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Can calcium strengthen the skin's acid mantle? - dosages and food sources

Calcium is the most abundant mineral in the body and high levels are found in healthy, rash-free skin. Calcium deficiency signs include eczema, anxiety, hyperactivity, depression, heart palpitations and food sensitivities. Calcium boosts the acidity of the skin’s acid mantle, which can increase the skin’s ability to protect itself against dust mites and infections. Calcium also helps to maintain the right amount of moisturizing lipids in the epidermis layer of the skin by triggering lipid production.

Calcium carbonate is a salicylate sensitivity remedy as it is highly alkalizing and salicylate-free. It helps to quickly alkalize the blood and urine. Research shows the body eliminates excess salicylates when the urine pH reaches 7.5 — and supplementing with calcium carbonate helps you reach this pH, which is how it temporarily reduces salicylate intolerance.

Calcium: dosages and food sources

Calcium (also known as)

Supplement dosages (milligrams per day)

Eczema-friendly food sources

Calcium carbonate 
Calcium citrate* 
Calcium phosphate

Infants (AI)

210–270 mg from breastmilk or hypoallergenic (dairy-free) infant formula

Children + teens

1–4 years: 200–500 mg 
5–12 years: 400–1000 mg 
14–18 years: 600–1000 mg

Adults

600–800 mg

100 g (31⁄2 oz) tofu: 350 mg 
1 cup calcium-fortified soy milk or rice milk: 300 mg 
100 g (31⁄2 oz) sardines: 300 mg^ 
100 g (31⁄2 oz) salmon: 200–300 mg^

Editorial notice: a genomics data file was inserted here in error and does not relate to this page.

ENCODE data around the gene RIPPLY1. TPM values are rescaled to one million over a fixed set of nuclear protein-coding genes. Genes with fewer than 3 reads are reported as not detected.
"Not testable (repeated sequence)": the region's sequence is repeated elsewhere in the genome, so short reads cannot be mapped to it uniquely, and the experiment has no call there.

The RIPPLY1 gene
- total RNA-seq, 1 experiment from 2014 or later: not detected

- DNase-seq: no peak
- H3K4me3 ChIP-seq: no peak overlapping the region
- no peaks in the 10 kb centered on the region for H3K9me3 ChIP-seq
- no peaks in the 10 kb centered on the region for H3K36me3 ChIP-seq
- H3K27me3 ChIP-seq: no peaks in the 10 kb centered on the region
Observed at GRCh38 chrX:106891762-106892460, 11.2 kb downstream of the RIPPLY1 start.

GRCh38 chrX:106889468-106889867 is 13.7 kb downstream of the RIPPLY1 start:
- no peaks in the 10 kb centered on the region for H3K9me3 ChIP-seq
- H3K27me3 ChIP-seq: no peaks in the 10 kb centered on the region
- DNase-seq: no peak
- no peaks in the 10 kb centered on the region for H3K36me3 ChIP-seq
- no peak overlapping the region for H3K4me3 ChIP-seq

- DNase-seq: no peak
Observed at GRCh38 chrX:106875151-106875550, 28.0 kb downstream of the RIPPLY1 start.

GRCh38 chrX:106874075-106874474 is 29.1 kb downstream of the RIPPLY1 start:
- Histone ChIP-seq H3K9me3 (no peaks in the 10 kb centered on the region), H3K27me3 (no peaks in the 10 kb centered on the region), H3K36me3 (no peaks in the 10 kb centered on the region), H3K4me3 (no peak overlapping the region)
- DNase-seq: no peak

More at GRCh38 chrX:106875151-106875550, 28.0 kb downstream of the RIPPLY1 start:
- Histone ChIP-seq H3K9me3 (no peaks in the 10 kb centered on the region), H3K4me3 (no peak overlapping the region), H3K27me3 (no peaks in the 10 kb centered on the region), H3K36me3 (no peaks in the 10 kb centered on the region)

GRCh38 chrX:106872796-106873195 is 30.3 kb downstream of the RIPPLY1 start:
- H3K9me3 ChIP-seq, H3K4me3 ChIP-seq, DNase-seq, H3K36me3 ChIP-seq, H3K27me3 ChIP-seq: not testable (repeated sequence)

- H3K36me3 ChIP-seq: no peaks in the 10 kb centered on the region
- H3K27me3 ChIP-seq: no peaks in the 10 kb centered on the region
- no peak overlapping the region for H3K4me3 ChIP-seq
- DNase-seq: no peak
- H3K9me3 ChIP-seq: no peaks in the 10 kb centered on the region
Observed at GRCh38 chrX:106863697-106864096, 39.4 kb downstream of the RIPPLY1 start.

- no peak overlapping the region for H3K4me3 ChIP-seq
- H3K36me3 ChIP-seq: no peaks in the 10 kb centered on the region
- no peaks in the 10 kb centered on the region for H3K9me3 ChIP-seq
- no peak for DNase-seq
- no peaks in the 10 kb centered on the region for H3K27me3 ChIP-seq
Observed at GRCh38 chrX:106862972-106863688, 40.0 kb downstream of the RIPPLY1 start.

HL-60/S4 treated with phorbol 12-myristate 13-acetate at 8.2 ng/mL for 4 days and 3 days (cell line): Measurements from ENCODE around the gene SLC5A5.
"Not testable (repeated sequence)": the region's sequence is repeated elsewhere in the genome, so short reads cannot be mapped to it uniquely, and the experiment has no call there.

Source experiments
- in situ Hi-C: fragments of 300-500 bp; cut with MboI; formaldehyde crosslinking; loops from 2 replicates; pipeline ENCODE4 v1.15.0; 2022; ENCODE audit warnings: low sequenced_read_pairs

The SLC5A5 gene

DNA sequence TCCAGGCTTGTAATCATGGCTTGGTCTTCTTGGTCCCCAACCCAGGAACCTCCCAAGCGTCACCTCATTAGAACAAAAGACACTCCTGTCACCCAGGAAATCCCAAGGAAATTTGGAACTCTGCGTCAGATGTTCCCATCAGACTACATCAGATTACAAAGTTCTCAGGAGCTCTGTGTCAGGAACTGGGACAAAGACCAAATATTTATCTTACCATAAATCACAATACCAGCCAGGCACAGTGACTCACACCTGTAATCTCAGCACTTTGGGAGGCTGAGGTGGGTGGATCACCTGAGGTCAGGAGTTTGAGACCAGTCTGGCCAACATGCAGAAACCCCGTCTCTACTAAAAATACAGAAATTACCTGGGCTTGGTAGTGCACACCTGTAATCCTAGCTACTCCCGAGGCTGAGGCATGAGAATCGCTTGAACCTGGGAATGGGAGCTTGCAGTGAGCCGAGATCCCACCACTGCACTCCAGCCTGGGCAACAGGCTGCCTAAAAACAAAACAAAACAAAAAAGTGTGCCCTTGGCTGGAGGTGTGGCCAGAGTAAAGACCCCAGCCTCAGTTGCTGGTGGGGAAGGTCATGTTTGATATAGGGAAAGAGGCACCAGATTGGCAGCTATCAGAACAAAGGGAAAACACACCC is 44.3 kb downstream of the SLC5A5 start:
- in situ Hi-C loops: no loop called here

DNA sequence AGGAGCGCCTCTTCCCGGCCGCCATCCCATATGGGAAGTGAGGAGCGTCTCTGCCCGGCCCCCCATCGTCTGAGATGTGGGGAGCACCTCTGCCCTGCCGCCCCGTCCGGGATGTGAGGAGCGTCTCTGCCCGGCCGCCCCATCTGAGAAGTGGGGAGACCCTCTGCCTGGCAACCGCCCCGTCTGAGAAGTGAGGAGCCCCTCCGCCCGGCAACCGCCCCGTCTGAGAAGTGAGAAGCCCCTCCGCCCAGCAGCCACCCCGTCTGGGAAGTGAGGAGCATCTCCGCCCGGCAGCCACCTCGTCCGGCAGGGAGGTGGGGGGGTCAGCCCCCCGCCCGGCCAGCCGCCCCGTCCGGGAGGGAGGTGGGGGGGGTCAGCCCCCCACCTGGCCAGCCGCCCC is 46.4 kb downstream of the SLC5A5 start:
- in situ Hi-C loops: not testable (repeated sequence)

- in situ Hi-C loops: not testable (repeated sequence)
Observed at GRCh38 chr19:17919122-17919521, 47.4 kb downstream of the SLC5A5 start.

1⁄2 cup green soybeans: 130 mg 
1 bowl oatmeal/porridge: 99–110 mg 
1⁄2 cup white beans: 96 mg 
160 g (5 1⁄3 oz) fish fillet: 85 mg 
1 cup sweet potato: 76 mg^ 
80 g (3 oz) rainbow trout: 73 mg^ 
100 g (31⁄2 oz) flathead/flounder: 23–55 mg 
1 cup green beans: 55 mg 
100 g (31⁄2 oz) cabbage: 40 mg 
1⁄2 cup celery: 20 mg 
1 cup cooked spelt: 19 mg 
1⁄2 cup leeks: 15 mg

AI: Adequate Intake as per Australian Government guidelines. The RDI is the higher dose, the lower dose is the amount to be taken in supplement form (obtain the remaining RDI via foods).
*Calcium citrate is not part of the program as it is mostly citric acid so it does not have the highly alkalizing effect of calcium carbonate.
**You should obtain the RDI of calcium from both supplements and non-dairy food sources.
^Contains salicylates so this ingredient is not suitable during weeks 1–3 of the FID Program.

Notes: 

  • Take calcium more than 2 hours apart from your medications, iron and zinc supplements.
  • High calcium intake helps to block the absorption of lead and other harmful heavy metals.
  • If you have an adverse reaction to salicylate-rich foods (for example after eating out), take a serving of Skin Friend PM to temporarily improve symptoms. Calcium deficiency can cause insomnia and poor sleep — so take calcium along with glycine and magnesium to promote a more restful night’s sleep.

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